The hazards associated with water-related incidents dictate that personnel working near, in or on water and in hazard control zones should be suitably trained, equipped and briefed to effectively carry out all reasonably foreseeable tasks following a suitable risk assessment.
The capabilities of personnel should be understood in the context of the approved rescue techniques trained for and adopted by the fire and rescue service. Teams should not operate in a way that they are not equipped or trained for.
To determine capability and distinguish roles and responsibilities on the incident ground it is important that, wherever possible, all teams and personnel from respective responding agencies are identifiable. The incident and attending personnel can be managed more effectively and efficiently if responders are easily identifiable using standard and agreed methods.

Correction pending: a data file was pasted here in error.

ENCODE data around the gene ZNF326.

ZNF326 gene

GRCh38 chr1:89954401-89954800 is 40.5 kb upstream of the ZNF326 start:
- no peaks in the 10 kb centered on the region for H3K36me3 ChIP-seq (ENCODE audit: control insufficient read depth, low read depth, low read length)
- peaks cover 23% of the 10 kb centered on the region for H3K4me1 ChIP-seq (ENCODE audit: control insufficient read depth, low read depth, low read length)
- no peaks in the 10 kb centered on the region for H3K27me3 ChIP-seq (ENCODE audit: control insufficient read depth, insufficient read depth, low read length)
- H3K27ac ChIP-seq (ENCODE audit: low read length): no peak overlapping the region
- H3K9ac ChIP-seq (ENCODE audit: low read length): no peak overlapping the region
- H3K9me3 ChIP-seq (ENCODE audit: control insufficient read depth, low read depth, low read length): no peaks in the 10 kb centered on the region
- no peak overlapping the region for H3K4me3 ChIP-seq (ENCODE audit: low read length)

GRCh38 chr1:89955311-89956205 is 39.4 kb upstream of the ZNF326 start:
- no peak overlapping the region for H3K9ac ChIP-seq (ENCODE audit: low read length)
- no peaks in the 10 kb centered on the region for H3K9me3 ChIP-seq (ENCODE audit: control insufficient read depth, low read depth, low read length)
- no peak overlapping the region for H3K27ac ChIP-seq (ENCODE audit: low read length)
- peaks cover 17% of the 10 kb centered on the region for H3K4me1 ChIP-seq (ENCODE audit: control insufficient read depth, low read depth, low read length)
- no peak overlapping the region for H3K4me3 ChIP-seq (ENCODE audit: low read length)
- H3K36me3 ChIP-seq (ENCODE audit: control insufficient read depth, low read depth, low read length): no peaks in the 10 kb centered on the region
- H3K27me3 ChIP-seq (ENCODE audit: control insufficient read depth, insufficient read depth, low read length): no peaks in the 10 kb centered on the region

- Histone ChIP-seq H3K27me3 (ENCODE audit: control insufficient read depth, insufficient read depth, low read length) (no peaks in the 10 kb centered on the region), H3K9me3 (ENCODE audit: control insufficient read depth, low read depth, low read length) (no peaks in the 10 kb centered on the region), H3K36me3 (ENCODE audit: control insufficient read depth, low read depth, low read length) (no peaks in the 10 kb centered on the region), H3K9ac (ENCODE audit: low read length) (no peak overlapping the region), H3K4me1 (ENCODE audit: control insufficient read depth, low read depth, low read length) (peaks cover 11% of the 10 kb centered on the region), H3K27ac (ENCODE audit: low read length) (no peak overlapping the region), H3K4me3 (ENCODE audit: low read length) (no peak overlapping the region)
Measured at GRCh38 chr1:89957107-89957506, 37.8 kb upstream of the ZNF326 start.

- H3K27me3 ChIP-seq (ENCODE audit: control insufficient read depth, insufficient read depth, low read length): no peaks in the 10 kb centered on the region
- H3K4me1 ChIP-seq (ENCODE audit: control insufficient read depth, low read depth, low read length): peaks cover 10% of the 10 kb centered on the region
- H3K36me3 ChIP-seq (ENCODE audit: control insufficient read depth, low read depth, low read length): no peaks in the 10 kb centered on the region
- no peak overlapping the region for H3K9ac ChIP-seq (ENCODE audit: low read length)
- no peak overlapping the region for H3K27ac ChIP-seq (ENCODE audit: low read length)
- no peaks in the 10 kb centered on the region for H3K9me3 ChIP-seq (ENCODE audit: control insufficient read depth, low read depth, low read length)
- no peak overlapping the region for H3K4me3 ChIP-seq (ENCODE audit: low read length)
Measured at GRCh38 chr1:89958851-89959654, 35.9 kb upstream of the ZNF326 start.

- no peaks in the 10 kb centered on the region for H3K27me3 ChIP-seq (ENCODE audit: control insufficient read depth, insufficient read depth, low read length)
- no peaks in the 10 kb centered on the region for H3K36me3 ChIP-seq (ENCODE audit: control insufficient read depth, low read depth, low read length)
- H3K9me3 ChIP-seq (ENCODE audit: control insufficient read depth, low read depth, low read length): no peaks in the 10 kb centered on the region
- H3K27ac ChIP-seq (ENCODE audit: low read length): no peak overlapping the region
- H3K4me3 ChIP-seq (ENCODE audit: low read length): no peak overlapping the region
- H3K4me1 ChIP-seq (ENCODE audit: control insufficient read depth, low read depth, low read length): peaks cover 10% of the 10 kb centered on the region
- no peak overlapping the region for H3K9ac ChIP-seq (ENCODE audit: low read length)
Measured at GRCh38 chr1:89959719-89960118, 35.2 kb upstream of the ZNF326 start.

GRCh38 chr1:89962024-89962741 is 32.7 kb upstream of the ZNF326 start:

The following is a nationally accepted method of identifying resources at water incidents:
- Water safety and rescue (first responder): Yellow water rescue helmet
- Water safety and rescue (technician): Red water rescue helmet
- Rescue boat operator: Red water rescue helmet
- Team leader: White water rescue helmet
Arrangements should be established to rescue responders committed to the risk area if required. Resources requested should reflect any emergency arrangements established. Establishing a predetermined attendance for water rescue emergencies may be necessary to ensure a swift and appropriate response to incidents of this nature.
Fire and rescue services may not have sub-surface rescue capability and additional resources may be required to perform a sub-surface recovery. Some sub-surface search resources may be available and should be mobilised when required.